Natural evil for Augustine - occured because of the loss of order in nature due to the first sin which broke natural order, defined as the "penal consequence of sin."

Moral evil for Augustine - derived from human freewill and disobedience

  • Augustine reasoned that all humans are worthy of the punishment of evil (original sin) and suffering because we are "seminally present in the loins of Adam" - we all are from Adam as he is the father of man
  • God has the right not to intervene and put a stop to evil and suffering since he is just a God and we are worthy of punishment 
  • It is by his grace and infinite love however, that some of us, to whom he chooses to give grace, are able to accept his offer of salvation and eternal life in heaven
5 of 13

Strengths and Weaknesses of Augustine's Theodicy


  • The idea that evil can arise when people exercise free will fits with our experience of life
  • It is a traditional Christian interpretation of the Bible, hsowing that bad people go to hell for their crimes. Unlike Irenaeus who implies everyone goes to heaven eventually. 


  • Concept of evil being a privation and not part of God's creation is illogical
  • Because evil is a privation of goodm it seems that evil pops out of nowhere
  • If the world was meant to be perfect then how could Adam and Eve find out about evil? Did their understanding of evil come from God? So maybe he is responsible?
  • Augustine's ideas of grace and salvation go against evolution, plus it excludes many people
  • Hell appears to be part of the design of the universe. This means God must have already anticipated that the world would go wrong and would have accepted it.
    • However, it God accepted the wrongs then he wouldn't have created Hell, rather he would have sent everyone to paradise as he would be accepting something must mean it is good as all God's decisions are good. So there being a Hell shows that he doesn't accept the evils. Maybe man is the cause of getting himself to hell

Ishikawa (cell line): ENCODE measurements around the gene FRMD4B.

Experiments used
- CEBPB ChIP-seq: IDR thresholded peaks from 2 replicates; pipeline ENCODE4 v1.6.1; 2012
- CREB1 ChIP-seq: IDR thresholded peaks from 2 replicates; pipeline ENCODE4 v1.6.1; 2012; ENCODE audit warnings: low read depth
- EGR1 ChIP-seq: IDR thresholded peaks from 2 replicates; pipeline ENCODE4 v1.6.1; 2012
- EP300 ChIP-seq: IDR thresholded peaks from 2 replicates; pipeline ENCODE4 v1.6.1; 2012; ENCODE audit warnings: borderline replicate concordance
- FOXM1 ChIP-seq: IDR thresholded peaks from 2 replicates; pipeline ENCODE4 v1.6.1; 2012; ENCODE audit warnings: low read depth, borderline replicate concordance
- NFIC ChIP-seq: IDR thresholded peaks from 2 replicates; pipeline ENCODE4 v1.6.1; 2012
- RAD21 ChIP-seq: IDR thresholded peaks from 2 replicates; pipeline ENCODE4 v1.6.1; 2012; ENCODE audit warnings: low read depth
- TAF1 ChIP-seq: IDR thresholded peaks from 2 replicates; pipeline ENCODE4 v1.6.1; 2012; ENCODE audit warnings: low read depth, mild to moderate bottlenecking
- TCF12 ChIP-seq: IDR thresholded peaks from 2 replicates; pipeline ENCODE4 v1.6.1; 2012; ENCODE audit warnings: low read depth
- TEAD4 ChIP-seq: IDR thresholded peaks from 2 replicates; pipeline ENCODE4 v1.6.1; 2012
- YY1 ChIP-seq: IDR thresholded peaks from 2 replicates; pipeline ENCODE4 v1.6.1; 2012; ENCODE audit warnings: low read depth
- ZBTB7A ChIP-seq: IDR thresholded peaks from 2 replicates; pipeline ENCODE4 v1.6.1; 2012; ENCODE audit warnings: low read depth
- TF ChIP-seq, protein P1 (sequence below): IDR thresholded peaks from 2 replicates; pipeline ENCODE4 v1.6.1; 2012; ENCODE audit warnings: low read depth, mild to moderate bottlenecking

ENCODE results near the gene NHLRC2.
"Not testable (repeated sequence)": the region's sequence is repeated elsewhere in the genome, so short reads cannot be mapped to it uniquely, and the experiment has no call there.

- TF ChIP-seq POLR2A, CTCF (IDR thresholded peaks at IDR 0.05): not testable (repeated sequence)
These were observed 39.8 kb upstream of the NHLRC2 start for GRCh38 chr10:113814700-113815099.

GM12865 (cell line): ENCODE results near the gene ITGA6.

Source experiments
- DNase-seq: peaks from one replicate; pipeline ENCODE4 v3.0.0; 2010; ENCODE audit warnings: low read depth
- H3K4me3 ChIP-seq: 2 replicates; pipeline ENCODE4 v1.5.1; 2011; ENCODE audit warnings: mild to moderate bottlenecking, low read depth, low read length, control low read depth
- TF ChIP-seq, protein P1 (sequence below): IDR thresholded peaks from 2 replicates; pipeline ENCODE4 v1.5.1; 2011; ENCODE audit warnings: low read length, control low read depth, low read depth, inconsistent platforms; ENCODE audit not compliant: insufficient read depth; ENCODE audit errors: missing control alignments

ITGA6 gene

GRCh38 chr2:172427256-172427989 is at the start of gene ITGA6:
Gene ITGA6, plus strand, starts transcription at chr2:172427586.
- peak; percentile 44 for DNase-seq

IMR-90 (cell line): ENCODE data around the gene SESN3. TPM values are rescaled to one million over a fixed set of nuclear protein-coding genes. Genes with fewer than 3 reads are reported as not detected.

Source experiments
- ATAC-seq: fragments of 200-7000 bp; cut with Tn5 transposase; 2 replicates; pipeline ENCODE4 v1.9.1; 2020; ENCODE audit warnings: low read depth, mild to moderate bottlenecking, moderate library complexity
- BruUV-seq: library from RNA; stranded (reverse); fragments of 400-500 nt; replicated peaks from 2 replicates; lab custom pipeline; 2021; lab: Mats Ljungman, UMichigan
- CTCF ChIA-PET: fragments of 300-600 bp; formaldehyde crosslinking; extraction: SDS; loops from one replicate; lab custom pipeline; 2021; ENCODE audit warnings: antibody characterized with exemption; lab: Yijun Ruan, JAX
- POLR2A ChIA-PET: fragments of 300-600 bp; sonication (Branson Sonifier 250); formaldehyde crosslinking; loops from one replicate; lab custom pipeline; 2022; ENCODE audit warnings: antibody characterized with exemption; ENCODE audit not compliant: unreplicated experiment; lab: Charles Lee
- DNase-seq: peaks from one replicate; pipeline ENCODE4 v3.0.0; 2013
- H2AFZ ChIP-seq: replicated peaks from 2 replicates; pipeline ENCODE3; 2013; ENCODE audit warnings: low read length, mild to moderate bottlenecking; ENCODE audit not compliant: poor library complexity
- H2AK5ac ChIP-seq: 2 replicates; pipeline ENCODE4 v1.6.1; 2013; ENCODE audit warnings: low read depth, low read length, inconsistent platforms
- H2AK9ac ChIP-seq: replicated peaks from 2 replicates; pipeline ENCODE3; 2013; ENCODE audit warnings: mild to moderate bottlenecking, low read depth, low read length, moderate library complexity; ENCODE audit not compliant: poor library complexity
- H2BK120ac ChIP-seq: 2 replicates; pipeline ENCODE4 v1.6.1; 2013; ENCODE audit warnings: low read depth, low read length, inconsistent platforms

6 of 13

Irenaeus' Soul-Making Theodicy

Like Augustine, Irenaeus argued that evil is a consequence of human abuse of free will and disobedience. However, unlike Augustine, Irenaeus believed that God was partly responsible for evil and suffering. 

Irenaeus argued that God created the world imperfectly so that every imperfect being could develop into a "child of God" in God's perfect likeness.

  • God could not have created humans in perfect likeness of himself because attaining the likeness of God requires the willing co-operation of humans 
  • God thus had to give humans free will in order for them to be able to willingly co-operate
  • Since freedom requires the ability to choose good over evil, God had to permit evil and suffering to occur.
7 of 13

Irenaeus' Soul-Making Theodicy

Natural evil for Irenaeus - has the divine purpose such as compassion through the soul-making process. When others see people affected by disasters this can also make humankind compassionate - furthers their soul-making. 

Moral evil for Irenaeus - derived from human free will and disobedience. 

Irenaeus concluded that eventually evil and suffering will be overcome and humans will develop into a perfect likeness of God and everyone will have eternal life in heaven. 

8 of 13

Strengths and Weaknesses of Irenaeus' Theodicy


  • Avoids the problem of Augustine's "random" appearance of evil